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Hot Summer, Hot Peppers, Help Needed

What would you do with a bumper crop of jalapeno peppers?

Coming from a family of farmers — my dad grew up on a dairy farm in New York's North Country and my brother grows acres of sweet corn in Rochester — you'd figure something green could flourish on my watch.

But this summer the only truly thriving crops on our slice of land seem to be weeds and jalapeno peppers.

I still have the poison ivy scars up and down my legs to remind me of my last weed-wacking session, but I don't have a "Hey, wear jeans next time" kind of strategy in place to deal with what promises to be a countertop full of ripe jalapeno peppers. 

It's an early photo accompanying this article, but one modest plant transformed from hosting a single cute baby bud to a home for more than 12 serious peppers in a matter of just a few weeks.

And she's not alone. Nearby, a dozen other plants my son started from seed promise the same yield. 

That's a lot of salsa.

Considering the fact children under the age of 10 might not be the most receptive audience to recipes packed with jalapeno peppers, no matter how much fun they had planting them and watching them grow, I'm assuming the adults in the house are on their own come harvest time.

So what's the best way to use up Mother Nature's spicy bounty that perhaps doesn't exclusively involve tomatoes, onions and cilantro or a chain restaurant-style, deep-fried "popper" treatment?

Have you ever tried jalapeno margaritas or jalapeno jelly — or maybe even jalapeno wine?

Your best tips and recipes can help me and your neighbors so I encourage you to share in the comments below.

(It can also help my neighbors as I will no doubt be leaving baskets of peppers on their doorsteps.)

I'll attempt to make the tastiest looking ones and report back on how well it worked — with photos.

What's growing well for you this summer?

Jodi Helman July 24, 2011 at 11:41 AM
Katie, Lucky you! How about slicing them in half, removing the seeds, laying them on a cookie sheet, and brushing with oil and salt. Roast in a 425 oven for 15 minutes, then turn and roast for another 10-15 minutes. Remove and pulse in a food processor until a rough paste. You now have a flavorful base for so many things -- dips, sauces, gravy. Add some to sour cream or Greek yogurt for a zesty dip, adding herbs such as cilantro or oregano. Freeze some to use over the winter. Enjoy! If you find you have way too many to ever use, your local foodbank might be happy to take them!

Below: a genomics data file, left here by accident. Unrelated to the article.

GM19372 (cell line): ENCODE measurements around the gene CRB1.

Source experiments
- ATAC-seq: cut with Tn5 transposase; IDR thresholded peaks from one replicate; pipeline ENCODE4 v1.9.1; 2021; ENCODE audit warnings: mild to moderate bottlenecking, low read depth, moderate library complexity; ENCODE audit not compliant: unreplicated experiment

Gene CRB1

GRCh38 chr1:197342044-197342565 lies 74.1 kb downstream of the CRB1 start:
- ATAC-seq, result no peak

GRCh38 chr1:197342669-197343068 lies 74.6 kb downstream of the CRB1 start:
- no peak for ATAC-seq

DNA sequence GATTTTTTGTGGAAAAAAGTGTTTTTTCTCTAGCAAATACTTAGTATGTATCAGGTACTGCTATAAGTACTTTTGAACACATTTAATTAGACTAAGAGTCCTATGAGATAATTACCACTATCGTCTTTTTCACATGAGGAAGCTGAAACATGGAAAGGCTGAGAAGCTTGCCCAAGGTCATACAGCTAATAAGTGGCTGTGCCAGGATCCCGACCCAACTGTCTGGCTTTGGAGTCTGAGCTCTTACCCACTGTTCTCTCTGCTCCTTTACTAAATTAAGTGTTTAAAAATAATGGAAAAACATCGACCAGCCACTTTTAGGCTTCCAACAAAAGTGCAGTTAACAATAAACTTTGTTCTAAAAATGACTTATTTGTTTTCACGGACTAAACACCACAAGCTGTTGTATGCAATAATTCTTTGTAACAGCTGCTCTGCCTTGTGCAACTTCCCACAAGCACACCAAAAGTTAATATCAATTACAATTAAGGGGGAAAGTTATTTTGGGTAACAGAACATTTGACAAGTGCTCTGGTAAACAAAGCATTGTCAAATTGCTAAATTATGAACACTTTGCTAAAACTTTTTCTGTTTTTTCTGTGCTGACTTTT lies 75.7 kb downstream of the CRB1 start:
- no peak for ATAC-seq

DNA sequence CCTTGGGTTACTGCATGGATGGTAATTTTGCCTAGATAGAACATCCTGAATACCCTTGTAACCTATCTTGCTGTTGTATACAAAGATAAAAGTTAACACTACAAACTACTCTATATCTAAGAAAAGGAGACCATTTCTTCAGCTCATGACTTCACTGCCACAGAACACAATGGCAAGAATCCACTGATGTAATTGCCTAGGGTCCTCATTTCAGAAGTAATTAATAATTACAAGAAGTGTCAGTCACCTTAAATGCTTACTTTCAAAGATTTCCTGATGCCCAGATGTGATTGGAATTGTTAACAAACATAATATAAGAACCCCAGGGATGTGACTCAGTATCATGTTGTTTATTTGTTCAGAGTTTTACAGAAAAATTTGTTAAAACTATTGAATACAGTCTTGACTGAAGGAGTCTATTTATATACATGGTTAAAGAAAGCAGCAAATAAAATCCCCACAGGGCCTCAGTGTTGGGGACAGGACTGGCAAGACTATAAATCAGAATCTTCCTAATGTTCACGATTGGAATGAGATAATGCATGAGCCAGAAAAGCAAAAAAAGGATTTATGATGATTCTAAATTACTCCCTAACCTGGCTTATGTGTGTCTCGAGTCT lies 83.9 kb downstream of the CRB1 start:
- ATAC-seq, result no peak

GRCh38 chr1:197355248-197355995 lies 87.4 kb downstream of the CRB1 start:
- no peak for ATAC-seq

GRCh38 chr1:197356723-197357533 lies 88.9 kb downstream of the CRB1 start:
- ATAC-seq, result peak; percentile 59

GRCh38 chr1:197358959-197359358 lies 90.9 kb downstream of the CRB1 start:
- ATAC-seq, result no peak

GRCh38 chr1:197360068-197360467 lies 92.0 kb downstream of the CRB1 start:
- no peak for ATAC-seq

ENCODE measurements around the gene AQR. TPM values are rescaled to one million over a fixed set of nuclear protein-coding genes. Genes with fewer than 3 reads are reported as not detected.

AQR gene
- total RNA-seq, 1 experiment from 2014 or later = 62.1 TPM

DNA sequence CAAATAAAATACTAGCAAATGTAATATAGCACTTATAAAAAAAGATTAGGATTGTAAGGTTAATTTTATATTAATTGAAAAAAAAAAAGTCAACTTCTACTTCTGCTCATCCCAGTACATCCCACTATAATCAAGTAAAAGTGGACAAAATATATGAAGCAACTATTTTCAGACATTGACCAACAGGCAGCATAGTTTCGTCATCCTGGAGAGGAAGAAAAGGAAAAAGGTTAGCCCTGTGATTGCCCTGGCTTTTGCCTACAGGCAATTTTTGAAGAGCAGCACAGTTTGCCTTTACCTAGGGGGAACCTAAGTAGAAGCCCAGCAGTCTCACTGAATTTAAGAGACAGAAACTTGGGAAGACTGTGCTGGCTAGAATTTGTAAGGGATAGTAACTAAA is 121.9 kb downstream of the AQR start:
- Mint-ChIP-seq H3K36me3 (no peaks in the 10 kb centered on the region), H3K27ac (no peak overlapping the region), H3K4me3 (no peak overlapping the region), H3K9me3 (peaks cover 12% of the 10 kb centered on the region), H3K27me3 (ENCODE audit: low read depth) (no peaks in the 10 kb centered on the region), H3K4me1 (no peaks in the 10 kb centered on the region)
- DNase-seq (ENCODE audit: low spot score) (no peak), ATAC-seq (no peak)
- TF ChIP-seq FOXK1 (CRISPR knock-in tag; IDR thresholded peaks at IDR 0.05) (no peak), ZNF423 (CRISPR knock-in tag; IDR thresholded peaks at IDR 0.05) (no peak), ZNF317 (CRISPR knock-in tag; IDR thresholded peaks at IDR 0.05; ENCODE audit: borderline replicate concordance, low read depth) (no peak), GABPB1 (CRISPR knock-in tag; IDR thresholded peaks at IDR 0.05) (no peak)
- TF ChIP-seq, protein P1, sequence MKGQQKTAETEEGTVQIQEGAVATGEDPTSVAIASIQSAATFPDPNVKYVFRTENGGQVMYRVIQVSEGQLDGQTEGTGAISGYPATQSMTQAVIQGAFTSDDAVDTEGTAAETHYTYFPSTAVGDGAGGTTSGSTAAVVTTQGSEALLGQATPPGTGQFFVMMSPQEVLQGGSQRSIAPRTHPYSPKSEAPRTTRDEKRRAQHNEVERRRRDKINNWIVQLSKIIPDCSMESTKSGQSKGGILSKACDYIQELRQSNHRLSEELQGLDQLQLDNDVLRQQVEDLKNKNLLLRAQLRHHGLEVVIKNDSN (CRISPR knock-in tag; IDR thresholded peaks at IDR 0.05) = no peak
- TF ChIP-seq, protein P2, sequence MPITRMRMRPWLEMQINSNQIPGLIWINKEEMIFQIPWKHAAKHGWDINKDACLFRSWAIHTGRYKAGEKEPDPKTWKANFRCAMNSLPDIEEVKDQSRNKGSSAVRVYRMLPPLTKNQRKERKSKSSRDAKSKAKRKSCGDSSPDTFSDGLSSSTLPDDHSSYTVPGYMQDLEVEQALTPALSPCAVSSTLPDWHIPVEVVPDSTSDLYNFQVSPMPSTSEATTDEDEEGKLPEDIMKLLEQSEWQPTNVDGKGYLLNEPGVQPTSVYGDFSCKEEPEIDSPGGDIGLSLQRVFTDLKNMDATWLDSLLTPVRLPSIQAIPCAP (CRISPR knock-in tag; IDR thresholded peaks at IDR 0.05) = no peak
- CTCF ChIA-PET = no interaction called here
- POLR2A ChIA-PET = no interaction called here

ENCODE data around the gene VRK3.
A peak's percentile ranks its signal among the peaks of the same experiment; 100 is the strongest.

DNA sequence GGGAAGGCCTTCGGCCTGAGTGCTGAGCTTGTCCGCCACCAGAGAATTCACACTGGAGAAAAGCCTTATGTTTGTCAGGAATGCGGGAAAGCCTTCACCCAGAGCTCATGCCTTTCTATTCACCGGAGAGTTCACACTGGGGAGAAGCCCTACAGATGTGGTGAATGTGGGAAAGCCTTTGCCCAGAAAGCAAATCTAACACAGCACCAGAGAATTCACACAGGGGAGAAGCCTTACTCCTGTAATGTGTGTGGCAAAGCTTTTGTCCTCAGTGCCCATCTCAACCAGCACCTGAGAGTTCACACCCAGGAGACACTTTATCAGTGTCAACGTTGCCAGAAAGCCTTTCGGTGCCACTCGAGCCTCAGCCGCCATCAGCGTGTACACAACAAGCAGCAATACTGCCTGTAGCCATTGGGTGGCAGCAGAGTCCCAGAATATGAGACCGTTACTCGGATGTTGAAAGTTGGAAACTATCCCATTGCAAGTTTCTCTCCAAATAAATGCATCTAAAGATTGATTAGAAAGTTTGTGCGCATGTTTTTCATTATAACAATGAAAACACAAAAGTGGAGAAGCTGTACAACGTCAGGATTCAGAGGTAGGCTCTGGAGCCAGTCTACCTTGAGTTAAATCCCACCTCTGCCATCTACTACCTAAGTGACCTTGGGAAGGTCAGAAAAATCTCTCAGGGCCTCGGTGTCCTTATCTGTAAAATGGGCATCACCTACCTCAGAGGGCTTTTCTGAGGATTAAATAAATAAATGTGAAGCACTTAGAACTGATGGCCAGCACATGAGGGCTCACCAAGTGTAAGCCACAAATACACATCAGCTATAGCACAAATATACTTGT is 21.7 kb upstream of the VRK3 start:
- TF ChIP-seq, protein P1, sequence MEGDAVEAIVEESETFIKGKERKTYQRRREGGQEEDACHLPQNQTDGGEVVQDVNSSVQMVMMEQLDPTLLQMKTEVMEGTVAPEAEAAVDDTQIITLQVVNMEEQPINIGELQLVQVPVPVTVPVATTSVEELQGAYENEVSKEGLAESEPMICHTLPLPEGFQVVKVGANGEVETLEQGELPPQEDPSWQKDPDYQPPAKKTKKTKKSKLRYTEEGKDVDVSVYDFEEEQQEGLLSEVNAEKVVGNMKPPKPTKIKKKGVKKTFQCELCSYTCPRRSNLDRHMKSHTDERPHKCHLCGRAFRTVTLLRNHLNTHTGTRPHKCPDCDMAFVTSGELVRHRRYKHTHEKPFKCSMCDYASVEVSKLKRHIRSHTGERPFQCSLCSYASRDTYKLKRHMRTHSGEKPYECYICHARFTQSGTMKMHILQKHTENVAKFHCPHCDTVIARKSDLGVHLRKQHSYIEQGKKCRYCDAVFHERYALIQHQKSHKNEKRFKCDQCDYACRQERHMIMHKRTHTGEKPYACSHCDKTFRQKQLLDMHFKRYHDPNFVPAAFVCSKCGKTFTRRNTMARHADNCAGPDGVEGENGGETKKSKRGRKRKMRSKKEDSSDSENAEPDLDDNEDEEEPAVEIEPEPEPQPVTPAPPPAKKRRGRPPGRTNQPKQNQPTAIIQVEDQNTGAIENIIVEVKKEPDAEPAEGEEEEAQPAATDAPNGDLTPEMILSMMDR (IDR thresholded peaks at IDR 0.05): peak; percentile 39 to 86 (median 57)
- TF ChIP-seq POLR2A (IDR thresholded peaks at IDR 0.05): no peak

Ronnie Fein July 24, 2011 at 12:22 PM
Pepper Jam: 7 large red bell peppers, 10 jalapeno peppers, 1 tablespoon salt, 5 cups sugar, 2 cups vinegar, 3-ounce bottle liquid pectin. Remove stem and seeds from peppers. Chop peppers, sprinkle with salt and let rest for 3-4 hours. Drain. Place peppers in large saucepan. Add sugar and vinegar and bring to a boil. Boil for 6 minutes. Add pectin. Boil for 3 minutes. Pour into sterilized jars and seal. Refrigerate when cool or use a water bath according to manufacturer's instructions. www.ronniefein.com
Katie Ryan O'Connor July 24, 2011 at 03:24 PM
Wow! Great suggestions both, thank you so much. Definitely trying as soon as we get a break in this dripping heat. I haven't turned on the stove in forever it seems -- a weird feeling. Last night all I could muster was store-bought rotisserie chicken made into a quick salad with cherry tomatoes, some mayo and whatever I could pluck from the containers on the deck — I chose basil, parsley and baby arugula chopped fine. Put it all on a baguette and called it dinner. (Added some jalepeno to mine, of course!) Made me wish I had planted some tarragon.
Jodi Helman July 24, 2011 at 04:22 PM
Speaking of rotisserie chicken: http://stamford.patch.com/articles/cool-it-down-at-dinner
Lorraine Zegibe July 24, 2011 at 05:32 PM
Coming from an Italian family - I grew up eating hot peppers. My grandmother would fry them up and then put out some fresh Italian bread, some provolone and genoa salami. When company would come, red wine was also involved. Heaven!

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